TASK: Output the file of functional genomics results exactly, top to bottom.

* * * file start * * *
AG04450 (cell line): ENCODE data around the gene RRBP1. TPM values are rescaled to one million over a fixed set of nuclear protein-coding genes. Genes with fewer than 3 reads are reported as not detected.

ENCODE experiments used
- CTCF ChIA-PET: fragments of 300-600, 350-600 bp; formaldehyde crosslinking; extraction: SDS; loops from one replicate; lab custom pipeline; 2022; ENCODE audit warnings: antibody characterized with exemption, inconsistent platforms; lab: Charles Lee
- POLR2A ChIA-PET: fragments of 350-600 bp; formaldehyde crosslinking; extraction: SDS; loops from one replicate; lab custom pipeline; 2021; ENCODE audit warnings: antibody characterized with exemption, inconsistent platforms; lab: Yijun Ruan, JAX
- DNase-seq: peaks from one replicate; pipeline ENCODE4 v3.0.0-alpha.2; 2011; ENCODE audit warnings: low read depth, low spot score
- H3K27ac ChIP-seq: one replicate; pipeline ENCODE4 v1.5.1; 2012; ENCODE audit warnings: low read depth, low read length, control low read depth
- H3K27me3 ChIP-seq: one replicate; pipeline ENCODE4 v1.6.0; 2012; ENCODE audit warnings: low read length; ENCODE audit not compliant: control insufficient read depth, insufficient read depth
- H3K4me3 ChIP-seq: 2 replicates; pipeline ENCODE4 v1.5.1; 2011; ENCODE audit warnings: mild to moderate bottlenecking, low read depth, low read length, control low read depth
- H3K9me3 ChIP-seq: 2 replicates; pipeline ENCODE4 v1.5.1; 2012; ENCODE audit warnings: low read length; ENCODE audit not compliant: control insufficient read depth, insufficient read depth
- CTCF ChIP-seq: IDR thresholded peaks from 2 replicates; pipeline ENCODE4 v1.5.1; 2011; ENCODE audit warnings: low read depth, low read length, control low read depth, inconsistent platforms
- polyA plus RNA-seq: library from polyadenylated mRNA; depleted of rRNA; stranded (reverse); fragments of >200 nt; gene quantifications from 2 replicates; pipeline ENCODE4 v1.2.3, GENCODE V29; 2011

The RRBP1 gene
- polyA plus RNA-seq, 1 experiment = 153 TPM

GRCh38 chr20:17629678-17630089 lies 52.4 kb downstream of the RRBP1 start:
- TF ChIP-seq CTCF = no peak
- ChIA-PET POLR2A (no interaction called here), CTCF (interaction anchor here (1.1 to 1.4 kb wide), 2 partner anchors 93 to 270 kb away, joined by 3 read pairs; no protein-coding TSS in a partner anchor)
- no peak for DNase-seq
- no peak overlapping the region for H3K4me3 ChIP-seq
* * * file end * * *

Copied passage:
AG04450 (cell line): ENCODE data around the gene RRBP1. TPM values are rescaled to one million over a fixed set of nuclear protein-coding genes. Genes with fewer than 3 reads are reported as not detected.

ENCODE experiments used
- CTCF ChIA-PET: fragments of 300-600, 350-600 bp; formaldehyde crosslinking; extraction: SDS; loops from one replicate; lab custom pipeline; 2022; ENCODE audit warnings: antibody characterized with exemption, inconsistent platforms; lab: Charles Lee
- POLR2A ChIA-PET: fragments of 350-600 bp; formaldehyde crosslinking; extraction: SDS; loops from one replicate; lab custom pipeline; 2021; ENCODE audit warnings: antibody characterized with exemption, inconsistent platforms; lab: Yijun Ruan, JAX
- DNase-seq: peaks from one replicate; pipeline ENCODE4 v3.0.0-alpha.2; 2011; ENCODE audit warnings: low read depth, low spot score
- H3K27ac ChIP-seq: one replicate; pipeline ENCODE4 v1.5.1; 2012; ENCODE audit warnings: low read depth, low read length, control low read depth
- H3K27me3 ChIP-seq: one replicate; pipeline ENCODE4 v1.6.0; 2012; ENCODE audit warnings: low read length; ENCODE audit not compliant: control insufficient read depth, insufficient read depth
- H3K4me3 ChIP-seq: 2 replicates; pipeline ENCODE4 v1.5.1; 2011; ENCODE audit warnings: mild to moderate bottlenecking, low read depth, low read length, control low read depth
- H3K9me3 ChIP-seq: 2 replicates; pipeline ENCODE4 v1.5.1; 2012; ENCODE audit warnings: low read length; ENCODE audit not compliant: control insufficient read depth, insufficient read depth
- CTCF ChIP-seq: IDR thresholded peaks from 2 replicates; pipeline ENCODE4 v1.5.1; 2011; ENCODE audit warnings: low read depth, low read length, control low read depth, inconsistent platforms
- polyA plus RNA-seq: library from polyadenylated mRNA; depleted of rRNA; stranded (reverse); fragments of >200 nt; gene quantifications from 2 replicates; pipeline ENCODE4 v1.2.3, GENCODE V29; 2011

The RRBP1 gene
- polyA plus RNA-seq, 1 experiment = 153 TPM

GRCh38 chr20:17629678-17630089 lies 52.4 kb downstream of the RRBP1 start:
- TF ChIP-seq CTCF = no peak
- ChIA-PET POLR2A (no interaction called here), CTCF (interaction anchor here (1.1 to 1.4 kb wide), 2 partner anchors 93 to 270 kb away, joined by 3 read pairs; no protein-coding TSS in a partner anchor)
- no peak for DNase-seq
- no peak overlapping the region for H3K4me3 ChIP-seq